If Chrome is misbehaving and you think it might be because of cetcompat, it is possible to disable it using Image File Execution Options - we do not recommend this except for a limited period of testing. If you find you have to do this, please raise an issue on https://crbug.com so that we can investigate the failure.

Further Reading Summary

/cetcompat is enabled for most processes for Chrome M90 on Windows. Enabling Hardware-enforced Stack Protection will layer with existing and future measures to make exploitation more difficult and so more expensive for an attacker, ultimately protecting the people who use Chrome every day.

Categories: Google Security Blog

How we fought bad apps and developers in 2020

Google Security Blog - Wed, 04/21/2021 - 1:01pm
Posted by Krish Vitaldevara, Director of Product Management Trust & Safety, Google Play

Providing safe experiences to billions of users and millions of Android developers has been one of the highest priorities for Google Play for many years. Last year we introduced new policies, improved our systems, and further optimized our processes to better protect our users, assist good developers and strengthen our guard against bad apps and developers. Additionally, in 2020, Google Play Protect scanned over 100B installed apps each day for malware across billions of devices.

Users come to Google Play to find helpful, reliable apps on everything from COVID-19 vaccine information to new forms of entertainment, grocery delivery, communication and more.

As such, we introduced a series of policies and new developer support to continue to elevate information quality on the platform and reduce the risk of user harm from misinformation.

  • COVID-19 apps requirements: To ensure public safety, information integrity and privacy, we introduced specific requirements for COVID-19 apps. Under these requirements, apps related to sensitive use cases, such as those providing testing information, must be endorsed by either official governmental entities or healthcare organizations and must meet a high standard for user data privacy.
  • News policy: To promote transparency in news publishing, we introduced minimum requirements that apps must meet in order for developers to declare their app as a “News” app on Google Play. These guidelines help promote user transparency and developer accountability by providing users with relevant information about the app.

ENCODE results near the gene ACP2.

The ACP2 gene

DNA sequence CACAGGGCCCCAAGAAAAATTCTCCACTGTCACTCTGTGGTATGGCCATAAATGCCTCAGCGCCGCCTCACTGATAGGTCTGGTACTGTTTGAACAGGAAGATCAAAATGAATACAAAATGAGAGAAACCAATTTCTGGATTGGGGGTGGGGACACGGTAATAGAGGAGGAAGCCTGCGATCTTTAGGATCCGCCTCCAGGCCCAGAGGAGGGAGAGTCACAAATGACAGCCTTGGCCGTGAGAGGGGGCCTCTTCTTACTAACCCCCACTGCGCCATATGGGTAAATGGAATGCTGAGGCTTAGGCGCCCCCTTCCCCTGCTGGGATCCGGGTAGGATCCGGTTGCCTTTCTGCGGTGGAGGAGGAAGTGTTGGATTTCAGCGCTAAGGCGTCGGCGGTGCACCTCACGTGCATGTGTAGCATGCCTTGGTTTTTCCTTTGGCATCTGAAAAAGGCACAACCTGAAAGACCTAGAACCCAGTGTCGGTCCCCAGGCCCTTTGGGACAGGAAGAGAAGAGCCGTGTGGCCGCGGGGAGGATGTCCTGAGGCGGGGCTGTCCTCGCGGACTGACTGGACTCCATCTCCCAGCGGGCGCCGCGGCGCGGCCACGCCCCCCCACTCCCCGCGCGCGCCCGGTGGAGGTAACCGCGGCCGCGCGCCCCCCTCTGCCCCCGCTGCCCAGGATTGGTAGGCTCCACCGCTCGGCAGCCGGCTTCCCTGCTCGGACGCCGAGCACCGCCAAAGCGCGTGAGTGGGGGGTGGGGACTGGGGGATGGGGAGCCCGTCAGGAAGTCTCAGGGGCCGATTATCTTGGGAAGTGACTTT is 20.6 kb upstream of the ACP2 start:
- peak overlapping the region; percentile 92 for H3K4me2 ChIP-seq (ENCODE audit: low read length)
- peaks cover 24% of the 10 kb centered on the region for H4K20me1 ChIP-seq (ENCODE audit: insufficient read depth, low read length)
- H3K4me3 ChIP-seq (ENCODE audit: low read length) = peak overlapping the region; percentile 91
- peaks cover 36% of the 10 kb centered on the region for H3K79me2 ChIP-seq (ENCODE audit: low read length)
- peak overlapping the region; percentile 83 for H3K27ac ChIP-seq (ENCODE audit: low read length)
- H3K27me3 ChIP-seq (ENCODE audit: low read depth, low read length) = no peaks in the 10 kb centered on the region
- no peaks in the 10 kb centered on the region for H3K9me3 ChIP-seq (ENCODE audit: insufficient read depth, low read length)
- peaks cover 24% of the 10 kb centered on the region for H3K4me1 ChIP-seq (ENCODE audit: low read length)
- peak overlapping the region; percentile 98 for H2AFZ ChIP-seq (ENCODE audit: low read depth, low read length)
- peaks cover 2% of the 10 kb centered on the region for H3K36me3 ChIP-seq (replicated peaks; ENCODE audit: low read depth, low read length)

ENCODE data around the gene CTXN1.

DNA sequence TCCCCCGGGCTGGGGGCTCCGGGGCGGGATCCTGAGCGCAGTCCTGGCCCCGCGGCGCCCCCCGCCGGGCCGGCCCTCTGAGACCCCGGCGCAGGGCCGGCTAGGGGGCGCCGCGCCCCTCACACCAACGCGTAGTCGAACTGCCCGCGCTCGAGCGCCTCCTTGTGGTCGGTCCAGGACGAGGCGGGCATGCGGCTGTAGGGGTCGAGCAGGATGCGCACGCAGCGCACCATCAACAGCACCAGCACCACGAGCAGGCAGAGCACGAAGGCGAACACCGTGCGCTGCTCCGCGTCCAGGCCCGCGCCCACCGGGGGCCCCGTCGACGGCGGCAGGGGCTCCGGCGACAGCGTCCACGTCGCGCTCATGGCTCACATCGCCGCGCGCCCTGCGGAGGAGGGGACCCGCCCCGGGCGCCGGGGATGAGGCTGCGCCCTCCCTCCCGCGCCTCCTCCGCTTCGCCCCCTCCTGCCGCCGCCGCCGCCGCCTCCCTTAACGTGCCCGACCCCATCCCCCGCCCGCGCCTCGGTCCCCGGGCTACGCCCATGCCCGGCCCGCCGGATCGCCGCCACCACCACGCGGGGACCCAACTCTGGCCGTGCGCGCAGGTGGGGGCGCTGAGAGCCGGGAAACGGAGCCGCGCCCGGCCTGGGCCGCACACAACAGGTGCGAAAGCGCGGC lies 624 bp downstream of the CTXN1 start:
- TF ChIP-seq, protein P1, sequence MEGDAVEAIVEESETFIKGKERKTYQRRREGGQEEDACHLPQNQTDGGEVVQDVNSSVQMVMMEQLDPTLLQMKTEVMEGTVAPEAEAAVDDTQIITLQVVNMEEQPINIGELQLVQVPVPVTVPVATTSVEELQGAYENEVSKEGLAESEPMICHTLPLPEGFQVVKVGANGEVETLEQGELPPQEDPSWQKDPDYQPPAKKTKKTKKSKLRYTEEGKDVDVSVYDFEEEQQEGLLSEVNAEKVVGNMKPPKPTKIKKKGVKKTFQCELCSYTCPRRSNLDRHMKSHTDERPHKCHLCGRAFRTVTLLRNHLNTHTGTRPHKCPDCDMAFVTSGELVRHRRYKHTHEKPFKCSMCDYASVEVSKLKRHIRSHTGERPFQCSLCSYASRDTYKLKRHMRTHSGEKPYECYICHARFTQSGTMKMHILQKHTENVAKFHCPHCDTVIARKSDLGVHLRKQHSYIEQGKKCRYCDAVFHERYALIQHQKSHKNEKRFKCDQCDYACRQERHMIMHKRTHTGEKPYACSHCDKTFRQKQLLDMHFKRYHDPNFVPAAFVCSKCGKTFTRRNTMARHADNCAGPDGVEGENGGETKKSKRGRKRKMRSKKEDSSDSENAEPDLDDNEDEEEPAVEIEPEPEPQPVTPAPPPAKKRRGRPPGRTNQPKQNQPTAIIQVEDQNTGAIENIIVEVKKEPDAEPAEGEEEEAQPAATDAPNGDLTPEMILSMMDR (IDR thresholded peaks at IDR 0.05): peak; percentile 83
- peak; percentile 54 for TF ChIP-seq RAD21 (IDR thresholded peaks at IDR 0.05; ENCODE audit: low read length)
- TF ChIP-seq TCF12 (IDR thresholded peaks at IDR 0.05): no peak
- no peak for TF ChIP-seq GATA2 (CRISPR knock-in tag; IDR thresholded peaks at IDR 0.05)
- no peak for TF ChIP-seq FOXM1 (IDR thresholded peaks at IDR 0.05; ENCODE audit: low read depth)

• Election support: We created teams and processes across Google Play focused on elections to provide additional support and adapt to the changing landscape. This includes support for government agencies, specially trained app reviewers, and a safety team to address election threats and abuse.

Our core efforts around identifying and mitigating bad apps and developers continued to evolve to address new adversarial behaviors and forms of abuse. Our machine-learning detection capabilities and enhanced app review processes prevented over 962k policy-violating app submissions from getting published to Google Play. We also banned 119k malicious and spammy developer accounts. Additionally, we significantly increased our focus on SDK enforcement, as we've found these violations have an outsized impact on security and user data privacy.

Last year, we continued to reduce developer access to sensitive permissions. In February, we announced a new background location policy to ensure that apps requesting this permission need the data in order to provide clear user benefit. As a result of the new policy, developers now have to demonstrate that benefit and prominently tell users about it or face possible removal from Google Play. We've begun enforcement on apps not meeting new policy guidelines and will provide an update on the usage of this permission in a future blog post.

We've also continued to invest in protecting kids and helping parents find great content. In 2020 we launched a new kids tab filled with “Teacher approved” apps. To evaluate apps, we teamed with academic experts and teachers across the country, including our lead advisors, Joe Blatt (Harvard Graduate School of Education) and Dr. Sandra Calvert (Georgetown University).

As we continue to invest in protecting people from apps with harmful content, malicious behaviors, or threats to user privacy, we are also equally motivated to provide trusted experiences to Play developers. For example, we’ve improved our process for providing relevant information about enforcement actions we’ve taken, resulting in significant reduction in appeals and increased developer satisfaction. We will continue to enhance the speed and quality of our communications to developers, and continue listening to feedback about how we can further engage and elevate trusted developers. Android developers can expect to see more on this front in the coming year.

Our global teams of product managers, engineers, policy experts, and operations leaders are more excited than ever to advance the safety of the platform and forge a sustaining trust with our users. We look forward to building an even better Google Play experience.

Categories: Google Security Blog